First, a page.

Predictors of perceived satisfaction with parental control in chinese adolescents: A 3-year longitudinal study

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Abstract

Over three consecutive years, 2,559 Chinese adolescents (mean age = 12.65 years at Wave 1) responded to instruments assessing their trust of parents, perceived parental trust of the children, readiness to communicate with the parents, and satisfaction with parental control. Results showed that mutual trust between the parents and their adolescent children and the children's readiness to communicate with the parents were related to perceived satisfaction with parental control at Time 1, Time 2, and Time 3. Although readiness to communicate with the parents and mutual trust between the parents and their adolescent children predicted perceived satisfaction with parental behavioral control and its change over time, trust of the parent was the strongest predictor. While the influence of trust of the father on satisfaction with paternal control was stronger for adolescent girls than for adolescent boys, influence of paternal trust on satisfaction with paternal control was stronger for adolescent boys than for adolescent girls.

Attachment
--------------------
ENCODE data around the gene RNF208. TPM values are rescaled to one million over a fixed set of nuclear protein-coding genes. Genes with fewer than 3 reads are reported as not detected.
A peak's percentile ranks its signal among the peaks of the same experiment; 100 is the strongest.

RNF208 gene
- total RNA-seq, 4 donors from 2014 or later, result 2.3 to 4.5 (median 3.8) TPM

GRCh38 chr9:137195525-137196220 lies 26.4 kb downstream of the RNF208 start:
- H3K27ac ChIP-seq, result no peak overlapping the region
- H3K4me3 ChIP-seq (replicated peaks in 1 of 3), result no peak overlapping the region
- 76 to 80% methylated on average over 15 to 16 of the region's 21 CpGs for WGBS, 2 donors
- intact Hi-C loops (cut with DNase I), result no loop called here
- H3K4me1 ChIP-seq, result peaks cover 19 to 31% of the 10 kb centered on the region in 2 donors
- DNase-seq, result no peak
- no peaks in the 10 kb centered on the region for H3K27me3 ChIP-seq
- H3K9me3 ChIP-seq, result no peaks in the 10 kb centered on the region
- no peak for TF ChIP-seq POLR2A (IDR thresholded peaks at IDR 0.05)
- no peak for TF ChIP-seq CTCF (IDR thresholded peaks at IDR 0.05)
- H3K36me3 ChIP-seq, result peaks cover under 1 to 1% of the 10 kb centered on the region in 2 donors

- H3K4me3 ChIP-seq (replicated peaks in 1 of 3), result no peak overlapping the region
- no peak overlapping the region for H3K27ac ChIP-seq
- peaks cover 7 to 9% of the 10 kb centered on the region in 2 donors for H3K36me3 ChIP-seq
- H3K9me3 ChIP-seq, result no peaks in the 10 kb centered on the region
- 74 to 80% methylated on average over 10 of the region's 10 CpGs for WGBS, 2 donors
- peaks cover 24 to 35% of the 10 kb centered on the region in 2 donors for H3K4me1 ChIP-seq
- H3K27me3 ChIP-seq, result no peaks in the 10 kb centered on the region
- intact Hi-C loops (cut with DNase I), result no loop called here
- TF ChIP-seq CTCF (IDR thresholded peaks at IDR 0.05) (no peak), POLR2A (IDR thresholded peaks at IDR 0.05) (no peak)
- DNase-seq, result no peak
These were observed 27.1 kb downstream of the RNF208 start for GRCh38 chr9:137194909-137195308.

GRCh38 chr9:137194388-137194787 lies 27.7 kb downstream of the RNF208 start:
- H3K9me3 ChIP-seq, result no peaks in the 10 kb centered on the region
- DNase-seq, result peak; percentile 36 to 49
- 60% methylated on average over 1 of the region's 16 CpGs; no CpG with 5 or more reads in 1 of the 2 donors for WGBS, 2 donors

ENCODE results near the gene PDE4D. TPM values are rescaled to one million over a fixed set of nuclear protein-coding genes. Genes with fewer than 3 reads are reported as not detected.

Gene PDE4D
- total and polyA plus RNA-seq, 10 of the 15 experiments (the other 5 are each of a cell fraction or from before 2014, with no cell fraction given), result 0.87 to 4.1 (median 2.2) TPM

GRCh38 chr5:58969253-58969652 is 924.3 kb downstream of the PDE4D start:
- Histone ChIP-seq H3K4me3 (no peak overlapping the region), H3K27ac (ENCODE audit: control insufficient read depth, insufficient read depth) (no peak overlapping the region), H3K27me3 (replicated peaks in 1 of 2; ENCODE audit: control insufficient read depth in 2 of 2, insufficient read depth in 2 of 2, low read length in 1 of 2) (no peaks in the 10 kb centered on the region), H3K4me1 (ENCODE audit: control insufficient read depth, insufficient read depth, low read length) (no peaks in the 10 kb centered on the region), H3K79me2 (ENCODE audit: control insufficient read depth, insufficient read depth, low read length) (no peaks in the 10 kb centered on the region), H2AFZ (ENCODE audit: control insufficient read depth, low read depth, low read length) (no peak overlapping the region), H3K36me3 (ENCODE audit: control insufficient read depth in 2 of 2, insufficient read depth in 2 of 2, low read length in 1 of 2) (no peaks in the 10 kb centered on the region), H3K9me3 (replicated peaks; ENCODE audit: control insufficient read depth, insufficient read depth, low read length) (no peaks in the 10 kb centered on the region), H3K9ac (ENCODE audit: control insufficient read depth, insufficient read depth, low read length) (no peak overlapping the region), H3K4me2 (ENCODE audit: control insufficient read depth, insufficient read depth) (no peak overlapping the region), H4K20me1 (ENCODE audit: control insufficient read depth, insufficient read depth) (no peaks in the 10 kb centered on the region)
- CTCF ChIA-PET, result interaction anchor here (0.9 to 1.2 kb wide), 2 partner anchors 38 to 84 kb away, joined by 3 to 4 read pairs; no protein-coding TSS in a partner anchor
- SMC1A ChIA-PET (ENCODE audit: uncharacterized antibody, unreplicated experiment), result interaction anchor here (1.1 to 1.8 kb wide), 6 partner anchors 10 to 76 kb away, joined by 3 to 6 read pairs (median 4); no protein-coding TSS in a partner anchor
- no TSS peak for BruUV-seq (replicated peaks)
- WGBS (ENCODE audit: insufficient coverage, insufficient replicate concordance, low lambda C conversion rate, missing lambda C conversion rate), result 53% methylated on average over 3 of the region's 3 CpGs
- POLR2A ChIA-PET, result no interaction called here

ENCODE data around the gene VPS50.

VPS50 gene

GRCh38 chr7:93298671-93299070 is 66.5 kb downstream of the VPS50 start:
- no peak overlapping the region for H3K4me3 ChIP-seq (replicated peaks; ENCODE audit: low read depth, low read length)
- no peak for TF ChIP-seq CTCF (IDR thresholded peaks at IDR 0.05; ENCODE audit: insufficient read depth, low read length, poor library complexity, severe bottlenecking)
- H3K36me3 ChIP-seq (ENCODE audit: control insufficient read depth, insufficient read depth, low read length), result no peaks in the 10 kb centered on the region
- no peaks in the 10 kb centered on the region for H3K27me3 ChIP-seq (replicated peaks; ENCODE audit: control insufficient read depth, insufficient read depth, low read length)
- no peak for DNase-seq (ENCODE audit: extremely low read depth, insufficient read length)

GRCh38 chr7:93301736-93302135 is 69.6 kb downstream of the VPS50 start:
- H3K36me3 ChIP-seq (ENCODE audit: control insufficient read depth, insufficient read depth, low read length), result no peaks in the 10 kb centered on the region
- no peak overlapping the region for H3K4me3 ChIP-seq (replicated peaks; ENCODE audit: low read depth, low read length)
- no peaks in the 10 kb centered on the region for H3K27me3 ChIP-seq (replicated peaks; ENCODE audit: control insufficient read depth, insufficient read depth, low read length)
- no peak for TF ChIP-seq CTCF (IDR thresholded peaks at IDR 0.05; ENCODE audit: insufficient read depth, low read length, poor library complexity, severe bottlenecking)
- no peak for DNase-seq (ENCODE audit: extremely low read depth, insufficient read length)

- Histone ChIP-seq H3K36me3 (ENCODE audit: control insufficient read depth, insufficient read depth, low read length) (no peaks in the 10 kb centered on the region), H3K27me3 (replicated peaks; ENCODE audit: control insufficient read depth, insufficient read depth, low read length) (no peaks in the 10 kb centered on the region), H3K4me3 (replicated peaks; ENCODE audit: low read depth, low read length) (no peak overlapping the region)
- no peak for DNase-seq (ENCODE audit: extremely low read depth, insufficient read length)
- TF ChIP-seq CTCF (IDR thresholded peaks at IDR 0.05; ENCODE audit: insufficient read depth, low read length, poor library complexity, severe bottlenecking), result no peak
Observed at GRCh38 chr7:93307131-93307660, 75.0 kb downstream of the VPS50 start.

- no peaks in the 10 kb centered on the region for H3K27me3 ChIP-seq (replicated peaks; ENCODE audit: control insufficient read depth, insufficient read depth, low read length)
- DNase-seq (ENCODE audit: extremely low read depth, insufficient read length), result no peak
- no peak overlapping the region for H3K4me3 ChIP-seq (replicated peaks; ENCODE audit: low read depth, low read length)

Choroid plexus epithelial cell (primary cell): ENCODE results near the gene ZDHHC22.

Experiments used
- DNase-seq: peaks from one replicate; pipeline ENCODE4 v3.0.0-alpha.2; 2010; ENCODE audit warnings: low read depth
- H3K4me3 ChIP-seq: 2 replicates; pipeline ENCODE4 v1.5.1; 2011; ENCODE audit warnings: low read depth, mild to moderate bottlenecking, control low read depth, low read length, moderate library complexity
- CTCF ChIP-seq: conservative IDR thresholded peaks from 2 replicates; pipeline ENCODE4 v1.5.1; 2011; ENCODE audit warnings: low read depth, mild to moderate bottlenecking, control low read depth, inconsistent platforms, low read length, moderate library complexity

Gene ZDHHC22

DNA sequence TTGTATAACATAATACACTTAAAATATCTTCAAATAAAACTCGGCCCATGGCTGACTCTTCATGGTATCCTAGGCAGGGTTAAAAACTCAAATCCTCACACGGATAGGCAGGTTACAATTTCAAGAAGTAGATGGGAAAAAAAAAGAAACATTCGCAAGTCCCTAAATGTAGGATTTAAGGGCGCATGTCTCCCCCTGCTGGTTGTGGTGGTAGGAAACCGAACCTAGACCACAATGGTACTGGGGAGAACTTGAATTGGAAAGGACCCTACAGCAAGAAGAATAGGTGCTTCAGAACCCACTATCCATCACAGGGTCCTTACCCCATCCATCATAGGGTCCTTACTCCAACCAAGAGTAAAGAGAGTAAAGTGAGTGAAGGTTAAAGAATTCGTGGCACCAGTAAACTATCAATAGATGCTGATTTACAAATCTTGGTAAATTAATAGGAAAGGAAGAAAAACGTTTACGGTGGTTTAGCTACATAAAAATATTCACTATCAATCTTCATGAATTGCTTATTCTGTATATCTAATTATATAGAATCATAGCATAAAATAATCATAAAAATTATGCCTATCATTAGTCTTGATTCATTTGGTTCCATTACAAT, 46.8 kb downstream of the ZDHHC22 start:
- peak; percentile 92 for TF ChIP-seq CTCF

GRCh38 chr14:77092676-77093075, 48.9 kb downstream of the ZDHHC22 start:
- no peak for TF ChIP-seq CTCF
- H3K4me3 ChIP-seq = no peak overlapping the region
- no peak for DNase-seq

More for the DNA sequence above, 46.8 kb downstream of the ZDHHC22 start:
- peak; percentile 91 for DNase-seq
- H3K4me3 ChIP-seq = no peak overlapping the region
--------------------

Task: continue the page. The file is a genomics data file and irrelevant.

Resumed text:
Original languageEnglish
Pages (from-to)153-164
Number of pages12
JournalAdolescence
Volume43
Issue number169
Publication statusPublished - 1 Mar 2008
Externally publishedYes

ASJC Scopus subject areas

  • Education
  • Developmental and Educational Psychology
  • Social Sciences (miscellaneous)

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